Google’s primary Google integrated development environment (IDE) Android Studio just launched a new version today, in Android Studio 3.1. The new version focuses more on product quality and app development productivity. In addition to various quality changes, Google has added several new features into version 3.1 that developers should integrate into their development flow. It might not be a significant release, but it is still worth the upgrade – especially if you work as an Android developer and use Android Studio primarily.
Android Studio 3.1 has a new C++ performance profiler which will help developers troubleshoot performance bottlenecks in their code. Google has also added better code editor support to aid in SQL table and query creation statements, for devs using a Room or SQLite database in their app. Check out the video below for more details.
For the highlights of what version 3.1 brings to the table, we’ve listed them down for you below:
- Kotlin Lint Checks — Lint code quality checks have been enhanced so that now you can run them via the command line as well as from the IDE. Just open an Android Studio project, and run
gradlew lintvia command line.
- Database Code Editing — Editing inline SQL/Room Database code is now even easier thanks to SQL code completion in your @Query declarations, better SQL statement refactoring, and SQL code navigation across your project.
- IntelliJ Platform Update: IntelliJ 2017.3.3 brings many new features such as new Kotlin language intentions and built-in support for SVG image preview.
- D8 Dex Compiler — D8 is now the default dex compiler. Replacing the legacy DX compiler, D8 dexing is an under the hood APK compilation step that makes your app size smaller, enables accurate step debugging, and often leads to faster builds. Ensure that your
gradle.propertieseither has no
android.enableD8flag, or if it does ensure that it is set to
- New Build Output Window — An updated Build output window organizes build status and errors in a new tree view. This change also consolidates the legacy Gradle output into this new window.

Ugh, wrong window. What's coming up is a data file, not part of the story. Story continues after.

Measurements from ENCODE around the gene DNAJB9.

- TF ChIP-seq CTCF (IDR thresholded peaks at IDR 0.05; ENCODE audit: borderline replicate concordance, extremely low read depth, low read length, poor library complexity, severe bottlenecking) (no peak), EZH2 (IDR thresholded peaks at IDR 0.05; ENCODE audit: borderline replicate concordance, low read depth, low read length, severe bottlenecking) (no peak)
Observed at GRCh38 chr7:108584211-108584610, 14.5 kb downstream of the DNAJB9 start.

- Quick Boot — Allows you to resume your Android Emulator session in under six seconds. Like a physical Android device, the emulator must perform an initial cold boot, but subsequent starts are fast. The feature is enabled by default for all Android Virtual Devices. You also now have finer grain controls of when to use Quick Boot and the ability to save the quick boot state on demand under the emulator settings page.
- System Images and Frameless Device Skins — The latest version of the Android Emulator now supports the Google Play Store and Google APIs on API 24 (Nougat) — API 27 (Oreo) emulator systems images as well as the P Developer Preview. Additionally the device emulator skins are updated to work in a new frameless mode, which can help you test your app with 18:9 screen aspect ratios, or Android P Developer Preview DisplayCutout APIs.
- C++ CPU Profiling — In addition to performance profiling your Kotlin and Java language app code, you can now profile your C++ code in your app. Using simpleperf as backend, the C++ profiler allows you to record C++ method traces.
- Network Profiler Updates: Threads & Network Request — A new Network Thread view lets you inspect multithreaded network traffic, and a new Network Request tab can help dig into the network requests over time.
You can download the new version for Windows, Mac, and Linux now directly from developer.android.com/studio. If you are already using Android Studio, you can get the latest version in the navigation menu, go
Help > Check for Update on Windows/Linux or
Android Studio > Check for Updates on OS X.